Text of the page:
Narrative of a Voyage to the Northwest Coast of America in the years 1811, 1812, 1813, and 1814 or the First American Settlement on the Pacific eBook

This eBook from the Gutenberg Project consists of approximately 192 pages of information about Narrative of a Voyage to the Northwest Coast of America in the years 1811, 1812, 1813, and 1814 or the First American Settlement on the Pacific.

As the river is deep at its entrance, the company has had a wharf constructed, extending the whole length of the fort, for the discharge of the vessels which it keeps on Lake Superior, whether to transport its furs from Fort William to the Saut Ste. Marie, or merchandise and provisions from Saut Ste. Marie to Fort William.  The land behind the fort and on both sides of it, is cleared and under tillage.  We saw barley, peas, and oats, which had a very fine appearance.  At the end of the clearing is the burying-ground.  There are also, on the opposite bank of the river, a certain number of log-houses, all inhabited by old Canadian voyageurs, worn out in the service of the company, without having enriched themselves.  Married to women of the country, and incumbered with large families of half-breed children, these men prefer to cultivate a little Indian corn and potatoes, and to fish, for a subsistence, rather than return to their native districts, to give their relatives and former acquaintance certain proofs of their misconduct or their imprudence.

Fort William is the grand depot of the Northwest Company for their interior posts, and the general rendezvous of the partners.  The agents from Montreal and the wintering partners assemble here every summer, to receive the returns of the respective outfits, prepare for the operations of the ensuing season, and discuss the general interests of their association.  The greater part of them were assembled at the time of our arrival.  The wintering hands who are to return with their employers, pass also a great part of the summer here; they form a great encampment on the west side of the fort, outside the palisades.  Those who engage at Montreal to go no further than Fort William or Rainy lake, and who do not winter, occupy yet another space, on the east side.  The winterers, or hivernants, give to these last the name of mangeurs de lard, or pork-eaters.  They are also called comers-and-goers.  One perceives an astonishing difference between these two camps, which are composed sometimes of three or four hundred men each; that of the pork-eaters is always dirty and disorderly, while that of the winterers is clean and neat.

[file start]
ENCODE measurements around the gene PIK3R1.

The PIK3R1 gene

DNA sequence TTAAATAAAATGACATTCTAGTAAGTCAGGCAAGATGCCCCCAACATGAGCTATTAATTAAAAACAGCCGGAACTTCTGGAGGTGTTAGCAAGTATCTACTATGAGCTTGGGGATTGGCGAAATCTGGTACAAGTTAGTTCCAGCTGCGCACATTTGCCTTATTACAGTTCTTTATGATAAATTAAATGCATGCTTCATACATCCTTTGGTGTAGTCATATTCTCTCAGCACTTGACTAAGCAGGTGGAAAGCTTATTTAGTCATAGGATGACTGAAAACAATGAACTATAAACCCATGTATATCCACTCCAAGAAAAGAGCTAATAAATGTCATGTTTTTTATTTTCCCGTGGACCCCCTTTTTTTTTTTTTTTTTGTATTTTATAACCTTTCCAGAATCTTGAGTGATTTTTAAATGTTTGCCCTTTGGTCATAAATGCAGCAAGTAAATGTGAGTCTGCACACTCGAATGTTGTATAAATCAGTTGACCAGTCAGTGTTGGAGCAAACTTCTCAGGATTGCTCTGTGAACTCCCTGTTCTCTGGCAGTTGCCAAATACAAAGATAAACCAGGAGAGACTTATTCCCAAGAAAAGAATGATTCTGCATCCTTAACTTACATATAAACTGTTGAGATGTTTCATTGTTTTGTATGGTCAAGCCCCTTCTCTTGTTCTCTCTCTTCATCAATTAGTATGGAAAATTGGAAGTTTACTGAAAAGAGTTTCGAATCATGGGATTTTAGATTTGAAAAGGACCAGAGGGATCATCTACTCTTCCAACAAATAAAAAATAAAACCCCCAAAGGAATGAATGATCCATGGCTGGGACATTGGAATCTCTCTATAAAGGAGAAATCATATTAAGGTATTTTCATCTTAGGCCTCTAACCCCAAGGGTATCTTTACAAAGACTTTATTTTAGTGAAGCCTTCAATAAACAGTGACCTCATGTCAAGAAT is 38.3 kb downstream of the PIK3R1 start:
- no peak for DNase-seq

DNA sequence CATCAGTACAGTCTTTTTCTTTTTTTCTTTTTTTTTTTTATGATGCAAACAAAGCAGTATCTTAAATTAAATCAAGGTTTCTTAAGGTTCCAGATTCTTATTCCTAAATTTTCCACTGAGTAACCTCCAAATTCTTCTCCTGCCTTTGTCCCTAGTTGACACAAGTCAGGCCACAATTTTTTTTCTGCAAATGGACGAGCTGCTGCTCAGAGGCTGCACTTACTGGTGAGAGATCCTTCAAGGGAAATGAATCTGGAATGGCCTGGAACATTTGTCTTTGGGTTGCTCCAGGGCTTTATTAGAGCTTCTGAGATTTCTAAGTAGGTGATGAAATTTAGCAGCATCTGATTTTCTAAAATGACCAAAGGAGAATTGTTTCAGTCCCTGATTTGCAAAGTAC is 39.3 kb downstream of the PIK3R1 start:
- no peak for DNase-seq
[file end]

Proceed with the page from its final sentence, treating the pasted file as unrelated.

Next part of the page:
To clear its land and improve its property, the company inserts a clause in the engagement of all who enter its service as canoe-men, that they shall work for a certain number of days during their stay at Fort William.  It is thus that it has cleared and drained the environs of the fort, and has erected so many fine buildings.  But when a hand has once worked the stipulated number of days, he is for ever after exempt, even if he remain in the service twenty or thirty years, and should come down to the fort every summer.

They received us very courteously at Fort William, and I perceived by the reception given to myself in particular, that thanks to the Chinook dialect of which I was sufficiently master, they would not have asked better than to give me employment, on advantageous terms.  But I felt a great deal more eagerness to arrive in Montreal, than desire to return to the River Columbia.

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Narrative of a Voyage to the Northwest Coast of America in the years 1811, 1812, 1813, and 1814 or the First American Settlement on the Pacific from Project Gutenberg. Public domain.
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